Friday, October 30, 2009

Emerging Commitment

Wednesday evening's TechFlash Women in Tech event didn't just shake up my sense of self. It also gave me some facts and figures bolstering a view I've long held regarding the value and importance of gender equality. My perspective is simple and boils down to wanting to maximize value more than caring that much about fairness. Tough girls can hack it and find a way to fit in - I did - but when it's a matter of a system that's sub-optimized, I'm more motivated to want to get in and fix it at that systemic level rather than rely on one-off solutions.

What emerged from that event was a picture that my rather passionate sense of the problems in gender inequality developed over the past 40 years is not wrong. There is indeed a system sub-optimization problem worth addressing. Some of the figures quoted that stood out to me:

  • The majority of patents evaluated as highly innovative came from mixed gender teams but only 9% of technology patents have female contributors. Implied conclusion: get more women involved and you're likely to see more innovation.

  • Women typically get 30% less than men in venture capitol funding but maintain similar output to their better-funded counterparts. Implied conclusion: get more for your money when investing in women because often they really have learned how to do more with less.

  • Women are primary wage-earners in 4 out of 10 families but only 5% of tech startups are women-owned/led. Implied conclusion: Women are capable of doing the work; families and the tech sector would both benefit from increased contributions from women.

  • Although women make up about half the general workforce, women make up only 24% of tech; in 1985, 37% of computer science majors were female, now it's down to 17%. Implied conclusion: instead of growing the numbers of women in tech, their ranks are actually shrinking; given the other stats, this is "key talent de-selecting itself and not coming to the table."

  • Only 16% of Fortune 500 companies have women on their boards. Implied conclusions: not only do the numbers of women shrink in the higher ranks, there is a de-motivating effect on all women in tech/business because there are fewer role models and the system is again missing out on key perspectives.
And this was all just from the TechFlash event. I learned today that apparently the World Bank is of a similar mind, but from the perspective of poverty, that there is an economic advantage to investing in girls.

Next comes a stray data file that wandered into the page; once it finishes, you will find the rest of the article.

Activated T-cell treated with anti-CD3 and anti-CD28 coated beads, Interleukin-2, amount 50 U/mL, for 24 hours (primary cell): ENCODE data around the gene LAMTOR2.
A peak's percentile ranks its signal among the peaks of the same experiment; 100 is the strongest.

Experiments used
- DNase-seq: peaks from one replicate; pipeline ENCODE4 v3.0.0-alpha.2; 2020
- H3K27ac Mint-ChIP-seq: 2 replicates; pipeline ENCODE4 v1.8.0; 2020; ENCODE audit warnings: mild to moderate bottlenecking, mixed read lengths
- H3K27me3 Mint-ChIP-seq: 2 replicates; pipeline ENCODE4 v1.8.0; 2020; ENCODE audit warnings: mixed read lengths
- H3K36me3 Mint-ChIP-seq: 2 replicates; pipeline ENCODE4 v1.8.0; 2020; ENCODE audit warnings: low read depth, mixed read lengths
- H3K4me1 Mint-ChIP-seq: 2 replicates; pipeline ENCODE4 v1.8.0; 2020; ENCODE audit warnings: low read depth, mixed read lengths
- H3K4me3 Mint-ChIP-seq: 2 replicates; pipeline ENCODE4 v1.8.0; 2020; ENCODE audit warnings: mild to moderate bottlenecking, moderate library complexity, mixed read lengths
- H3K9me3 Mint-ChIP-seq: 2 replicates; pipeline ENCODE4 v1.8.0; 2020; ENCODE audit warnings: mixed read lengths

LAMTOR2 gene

In my mind, these numbers paint a scary picture - fewer and fewer women in a key business sector that doesn't necessarily stop to consider the value they provide so doesn't miss them when they're gone. With fewer women available as role models, fewer girls and young women even stop to think of going into tech. With fewer women in the ranks of tech workers and no one else motivated enough to bring them into the fold, policies and attitudes that make tech a less attractive option to women remain in place and so they simply make other choices about the work they do. And the cycle continues to devolve in that way.

Considering what these numbers really mean, I can only conclude that it is in everyone's best interests - male and female, families and individuals, tech sector and general economy - for us to work together to find a way to bring more women into science and technology. It's not about devaluing men's contributions. It's not about playing the gender card or whining about what's fair (my personal favorite anti-feminism beef). It is simply about what is best for us as a society.

These numbers tell me that our system is more seriously broken than I'd realized, that we have reached a point somewhere along the way when it started to get worse instead of better. While not perfect, the laws and larger policies seem to me to be generally good enough so that's not the biggest problem right now. Where we're falling down is in day-to-day culture and implementation of those policies and in the choices that we each make. And when I stop to think about who is in a position to start to get that part fixed, I see a couple of obvious answers outright.